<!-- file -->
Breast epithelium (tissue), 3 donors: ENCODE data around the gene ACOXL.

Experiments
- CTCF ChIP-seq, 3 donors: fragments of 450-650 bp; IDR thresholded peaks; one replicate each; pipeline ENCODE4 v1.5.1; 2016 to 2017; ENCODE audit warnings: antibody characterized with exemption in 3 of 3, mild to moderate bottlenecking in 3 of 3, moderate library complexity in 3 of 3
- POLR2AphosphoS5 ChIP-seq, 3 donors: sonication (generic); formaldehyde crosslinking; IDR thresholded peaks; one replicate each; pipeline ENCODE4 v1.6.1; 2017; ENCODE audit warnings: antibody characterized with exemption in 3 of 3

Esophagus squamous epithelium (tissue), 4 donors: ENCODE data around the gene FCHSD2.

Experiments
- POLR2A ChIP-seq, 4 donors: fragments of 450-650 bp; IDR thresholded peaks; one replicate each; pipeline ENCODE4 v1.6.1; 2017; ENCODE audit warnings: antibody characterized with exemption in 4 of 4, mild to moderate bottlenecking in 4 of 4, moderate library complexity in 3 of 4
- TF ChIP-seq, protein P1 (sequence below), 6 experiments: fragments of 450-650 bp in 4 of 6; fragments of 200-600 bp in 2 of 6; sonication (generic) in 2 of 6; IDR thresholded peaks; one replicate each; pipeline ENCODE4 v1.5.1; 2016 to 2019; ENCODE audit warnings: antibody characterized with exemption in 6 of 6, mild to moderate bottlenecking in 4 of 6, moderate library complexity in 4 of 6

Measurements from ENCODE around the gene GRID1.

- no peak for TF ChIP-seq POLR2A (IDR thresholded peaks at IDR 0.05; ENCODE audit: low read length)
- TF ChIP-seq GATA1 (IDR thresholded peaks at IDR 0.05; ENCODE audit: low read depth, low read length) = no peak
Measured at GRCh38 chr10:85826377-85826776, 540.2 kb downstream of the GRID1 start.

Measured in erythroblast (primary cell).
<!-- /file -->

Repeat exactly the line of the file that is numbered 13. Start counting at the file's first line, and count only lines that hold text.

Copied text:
Measured in erythroblast (primary cell).